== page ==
Asia round-up: The Trojan Tiger; SJM’s revenue reshuffle, NSW warning & more

Home » Asia round-up: The Trojan Tiger; SJM’s revenue reshuffle, NSW warning & more

SJM is in the process of negotiating new revenue-sharing agreements with its satellite casinos.
SJM Holdings, the concession holder in Macau, intends to implement a new revenue sharing arrangement with its satellite casinos.
SJM will demand a larger cut, leaving satellites with lower revenue amounts.

According to the operator’s VP and CEO, Ambrose So Shu Fai, rising costs are putting financial pressures on casino operators.

“[Gaming operators] cannot sack people [local staff] and have to afford the running expenses, as usual, averaging more than [HK]$10m a day, while the business volume has declined,” So told Hong Kong media.

He went on to say that the Covid-19 pandemic, as well as the Chinese government’s strict cross-border travel and illegal gambling policies, had all had an impact on the business environment.

Okada Manila has been reclaimed by Universal Entertainment and Tiger Resort Asia.

According to Universal Entertainment, Tiger Resort Asia (TRAL) has retaken control of Okada Manila.

Okada had held the casino since the spring, but it has now been reclaimed after members of Tiger Resort Leisure & Entertainment’s (TRLEI) parent company TRAL, which is owned by Universal Entertainment, posed as casino employees and took control of the casino on Friday, September 2, 2022.

TRAL members were accompanied by PAGCOR and police officers when they reclaimed control on September 2.

Despite videos and reports of violent scenes, Universal claims that the casino’s reopening has been “generally peaceful.”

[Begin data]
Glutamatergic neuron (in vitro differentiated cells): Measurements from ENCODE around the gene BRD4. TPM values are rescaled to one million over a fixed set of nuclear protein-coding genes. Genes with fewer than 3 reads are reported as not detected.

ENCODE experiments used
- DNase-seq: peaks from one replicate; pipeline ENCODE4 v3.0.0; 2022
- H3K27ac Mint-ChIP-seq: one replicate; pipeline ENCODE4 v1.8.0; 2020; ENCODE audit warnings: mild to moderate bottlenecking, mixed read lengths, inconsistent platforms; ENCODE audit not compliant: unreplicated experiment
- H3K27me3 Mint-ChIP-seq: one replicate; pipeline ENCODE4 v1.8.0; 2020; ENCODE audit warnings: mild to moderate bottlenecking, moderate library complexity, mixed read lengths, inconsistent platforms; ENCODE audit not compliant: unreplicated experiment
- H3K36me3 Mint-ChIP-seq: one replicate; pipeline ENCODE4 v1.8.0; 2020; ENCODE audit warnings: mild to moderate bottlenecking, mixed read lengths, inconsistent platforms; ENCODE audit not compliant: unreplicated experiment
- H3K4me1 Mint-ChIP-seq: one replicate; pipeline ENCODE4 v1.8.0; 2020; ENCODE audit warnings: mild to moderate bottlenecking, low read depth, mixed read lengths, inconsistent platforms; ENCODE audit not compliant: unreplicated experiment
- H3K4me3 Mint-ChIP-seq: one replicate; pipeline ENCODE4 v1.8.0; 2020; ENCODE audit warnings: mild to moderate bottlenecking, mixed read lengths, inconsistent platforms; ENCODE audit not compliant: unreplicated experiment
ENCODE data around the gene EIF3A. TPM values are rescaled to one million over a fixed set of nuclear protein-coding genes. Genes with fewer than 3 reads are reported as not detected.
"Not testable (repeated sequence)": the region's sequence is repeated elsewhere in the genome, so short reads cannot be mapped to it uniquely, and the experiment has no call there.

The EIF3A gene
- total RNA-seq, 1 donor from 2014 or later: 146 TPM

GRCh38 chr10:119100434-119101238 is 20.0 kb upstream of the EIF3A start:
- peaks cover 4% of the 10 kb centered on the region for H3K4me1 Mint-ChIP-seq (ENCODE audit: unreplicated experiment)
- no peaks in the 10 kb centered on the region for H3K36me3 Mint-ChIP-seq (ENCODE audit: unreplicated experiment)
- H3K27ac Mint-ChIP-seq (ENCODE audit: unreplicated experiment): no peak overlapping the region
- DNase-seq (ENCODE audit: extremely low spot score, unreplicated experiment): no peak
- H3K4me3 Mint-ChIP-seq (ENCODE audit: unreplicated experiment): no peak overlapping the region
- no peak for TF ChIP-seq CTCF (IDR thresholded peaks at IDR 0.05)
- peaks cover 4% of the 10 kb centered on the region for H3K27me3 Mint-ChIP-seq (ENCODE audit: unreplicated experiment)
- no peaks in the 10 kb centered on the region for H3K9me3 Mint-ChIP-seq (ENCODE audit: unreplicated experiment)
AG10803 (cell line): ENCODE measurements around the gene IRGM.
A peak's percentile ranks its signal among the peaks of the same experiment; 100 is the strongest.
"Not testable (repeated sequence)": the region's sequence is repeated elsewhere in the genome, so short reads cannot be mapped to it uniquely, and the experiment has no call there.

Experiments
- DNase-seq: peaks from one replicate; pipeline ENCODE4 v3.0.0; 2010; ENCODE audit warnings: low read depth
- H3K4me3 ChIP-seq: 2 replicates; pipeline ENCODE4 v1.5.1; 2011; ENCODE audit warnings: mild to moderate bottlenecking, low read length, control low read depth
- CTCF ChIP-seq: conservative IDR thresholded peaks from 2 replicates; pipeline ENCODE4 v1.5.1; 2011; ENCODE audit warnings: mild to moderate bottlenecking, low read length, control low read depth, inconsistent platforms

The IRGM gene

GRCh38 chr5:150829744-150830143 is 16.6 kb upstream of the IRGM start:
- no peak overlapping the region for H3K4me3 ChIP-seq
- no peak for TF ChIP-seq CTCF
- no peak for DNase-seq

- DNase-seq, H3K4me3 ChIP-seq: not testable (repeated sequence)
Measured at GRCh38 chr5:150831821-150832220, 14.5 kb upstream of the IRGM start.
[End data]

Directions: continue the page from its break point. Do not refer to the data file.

“[Gaming operators] cannot lay off people [local employees] and must continue to cover operating expenses, which average more than [HK]$10 million per day, despite a decline in business volume.”

SJM Holdings’ VP and CEO, Ambrose So Shu Fai

Furthermore, the Philippines’ regulator PAGCOR has stated that it is withdrawing its recognition of Okada and its party as the casino’s legitimate operating partner.

The operator, on the other hand, claims that the SQAO granted to Okada would be recognized, but only in relation to Okada and not his co-conspirators.

As a result, Okada appears to be set to keep his position as a stockholder, director, Chairman, and CEO of the resort.

Bryon Yip, the former President of Okada Manila, has been reinstated as a result of a PAGCOR order.

Okada’s group claims PAGCOR has disobeyed Supreme Court orders and will take legal action.

The NSW Independent Casino Commission has issued a warning to operators.

The Independent Casino Commission of New South Wales has warned casinos in the state that they will face “very severe consequences” if they engage in misconduct.

The Commission, which went into effect today, has unprecedented powers to monitor casino activity and prosecute operators who engage in money laundering or other criminal activity.

Under new laws, casinos face fines of up to AU$100 million (US$67.8 million), and senior executives and board members will be personally liable for any wrongdoing they are aware of but fail to stop.

Philip Crawford, former Chairperson of the Independent Liquor & Gaming Authority (ILGA), will be the body’s Chief Commissioner.

Calls for a national gambling harm regulator in Australia

The Okada Manila has been reclaimed after Okada’s competitors impersonated casino employees and took control of the casino on Friday, September 2, 2022.

The Alliance for Gambling Reform’s Chief Advocate has called on the Federal Government and regional states to establish a national gambling harm regulator in Australia, following new research that found Australians lost more than AU$11.4 billion (US$7.74 billion) on poker machines in a single year.

Pokies losses decreased by around 17% in Victoria and New South Wales compared to pre-pandemic levels, owing primarily to pandemic closures and restrictions, but they increased in Queensland, South Australia, and Tasmania compared to 2018/19.

Over the 2021/22 fiscal year, gaming machine users in Victoria alone lost over AU$2.2 billion, with the average Victorian user losing around AU$2,800.

The figures, compiled by Monash University’s Gambling and Social Determinants Unit, include poker machines in pubs and clubs but not in casinos.

Have you missed a major gambling industry story in Asia? Don’t worry, we’ve got you covered with our Asia round-up.